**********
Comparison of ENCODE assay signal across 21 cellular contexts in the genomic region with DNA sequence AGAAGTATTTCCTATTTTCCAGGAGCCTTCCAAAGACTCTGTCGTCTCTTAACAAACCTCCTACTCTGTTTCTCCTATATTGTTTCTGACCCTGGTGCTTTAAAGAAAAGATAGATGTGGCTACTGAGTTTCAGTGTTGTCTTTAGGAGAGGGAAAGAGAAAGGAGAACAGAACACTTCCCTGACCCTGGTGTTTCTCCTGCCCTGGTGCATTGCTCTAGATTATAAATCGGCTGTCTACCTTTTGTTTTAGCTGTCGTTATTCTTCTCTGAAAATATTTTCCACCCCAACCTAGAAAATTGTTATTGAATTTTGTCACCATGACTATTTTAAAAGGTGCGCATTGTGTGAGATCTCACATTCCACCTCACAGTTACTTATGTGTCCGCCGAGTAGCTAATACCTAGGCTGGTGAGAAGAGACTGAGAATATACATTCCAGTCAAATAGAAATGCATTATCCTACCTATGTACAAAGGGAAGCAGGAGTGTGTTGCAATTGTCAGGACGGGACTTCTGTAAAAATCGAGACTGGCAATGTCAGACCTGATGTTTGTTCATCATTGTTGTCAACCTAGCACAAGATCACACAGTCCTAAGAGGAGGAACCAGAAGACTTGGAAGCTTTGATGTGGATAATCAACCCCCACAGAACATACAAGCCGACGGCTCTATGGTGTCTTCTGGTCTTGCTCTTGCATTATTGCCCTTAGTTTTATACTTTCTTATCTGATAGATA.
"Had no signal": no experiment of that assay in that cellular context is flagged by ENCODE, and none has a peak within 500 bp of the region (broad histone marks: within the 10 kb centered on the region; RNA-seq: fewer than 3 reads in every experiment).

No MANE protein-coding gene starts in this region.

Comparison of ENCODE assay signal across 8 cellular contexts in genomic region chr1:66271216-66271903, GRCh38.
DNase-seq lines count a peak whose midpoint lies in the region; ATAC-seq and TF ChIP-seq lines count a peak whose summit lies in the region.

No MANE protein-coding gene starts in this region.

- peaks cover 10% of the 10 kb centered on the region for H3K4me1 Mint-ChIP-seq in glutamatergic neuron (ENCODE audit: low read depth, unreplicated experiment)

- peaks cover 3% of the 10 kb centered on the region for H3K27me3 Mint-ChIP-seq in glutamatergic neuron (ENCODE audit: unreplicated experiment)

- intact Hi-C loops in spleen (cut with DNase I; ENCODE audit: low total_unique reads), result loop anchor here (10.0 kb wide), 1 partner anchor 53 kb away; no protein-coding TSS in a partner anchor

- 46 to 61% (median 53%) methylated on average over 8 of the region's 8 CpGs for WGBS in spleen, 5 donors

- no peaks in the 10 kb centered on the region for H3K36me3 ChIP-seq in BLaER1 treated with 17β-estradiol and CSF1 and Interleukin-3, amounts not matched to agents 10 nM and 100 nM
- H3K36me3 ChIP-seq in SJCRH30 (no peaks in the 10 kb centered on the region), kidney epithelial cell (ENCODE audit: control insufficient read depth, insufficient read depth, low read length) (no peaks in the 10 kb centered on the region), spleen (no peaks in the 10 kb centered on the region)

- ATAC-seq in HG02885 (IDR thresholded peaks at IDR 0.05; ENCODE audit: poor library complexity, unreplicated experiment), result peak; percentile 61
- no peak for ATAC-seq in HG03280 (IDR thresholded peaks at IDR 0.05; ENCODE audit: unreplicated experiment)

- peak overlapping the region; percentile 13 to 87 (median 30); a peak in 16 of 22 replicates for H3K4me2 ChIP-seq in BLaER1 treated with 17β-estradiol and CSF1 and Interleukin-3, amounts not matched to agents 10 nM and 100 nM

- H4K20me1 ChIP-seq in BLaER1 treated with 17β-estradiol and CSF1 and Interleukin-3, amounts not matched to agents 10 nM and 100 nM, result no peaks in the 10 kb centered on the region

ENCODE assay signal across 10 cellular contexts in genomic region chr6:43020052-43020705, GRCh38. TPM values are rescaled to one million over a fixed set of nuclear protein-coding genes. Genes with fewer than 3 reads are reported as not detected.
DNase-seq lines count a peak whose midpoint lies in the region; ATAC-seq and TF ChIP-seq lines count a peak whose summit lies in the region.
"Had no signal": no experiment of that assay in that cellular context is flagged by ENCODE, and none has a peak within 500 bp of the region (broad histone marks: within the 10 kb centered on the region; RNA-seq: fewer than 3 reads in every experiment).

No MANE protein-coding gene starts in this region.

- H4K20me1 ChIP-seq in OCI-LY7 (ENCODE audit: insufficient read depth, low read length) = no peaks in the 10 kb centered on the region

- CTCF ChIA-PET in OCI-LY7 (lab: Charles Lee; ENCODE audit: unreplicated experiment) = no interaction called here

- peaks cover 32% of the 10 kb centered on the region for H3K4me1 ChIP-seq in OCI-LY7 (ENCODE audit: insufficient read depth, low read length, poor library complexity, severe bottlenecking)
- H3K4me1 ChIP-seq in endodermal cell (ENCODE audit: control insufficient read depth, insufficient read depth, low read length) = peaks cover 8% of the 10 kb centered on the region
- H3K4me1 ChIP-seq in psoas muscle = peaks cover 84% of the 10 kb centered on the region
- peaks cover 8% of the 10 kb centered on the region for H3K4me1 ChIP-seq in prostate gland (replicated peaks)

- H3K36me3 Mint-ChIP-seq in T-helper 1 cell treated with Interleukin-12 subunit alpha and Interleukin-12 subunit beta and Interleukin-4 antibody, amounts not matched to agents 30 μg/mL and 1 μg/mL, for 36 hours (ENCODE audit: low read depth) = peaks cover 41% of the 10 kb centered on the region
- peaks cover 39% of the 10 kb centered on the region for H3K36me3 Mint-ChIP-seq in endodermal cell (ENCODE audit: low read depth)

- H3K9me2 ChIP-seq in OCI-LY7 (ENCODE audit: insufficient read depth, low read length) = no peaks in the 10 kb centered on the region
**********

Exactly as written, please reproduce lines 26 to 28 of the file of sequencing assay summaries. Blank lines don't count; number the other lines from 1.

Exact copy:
- peaks cover 8% of the 10 kb centered on the region for H3K4me1 ChIP-seq in prostate gland (replicated peaks)

- H3K36me3 Mint-ChIP-seq in T-helper 1 cell treated with Interleukin-12 subunit alpha and Interleukin-12 subunit beta and Interleukin-4 antibody, amounts not matched to agents 30 μg/mL and 1 μg/mL, for 36 hours (ENCODE audit: low read depth) = peaks cover 41% of the 10 kb centered on the region
- peaks cover 39% of the 10 kb centered on the region for H3K36me3 Mint-ChIP-seq in endodermal cell (ENCODE audit: low read depth)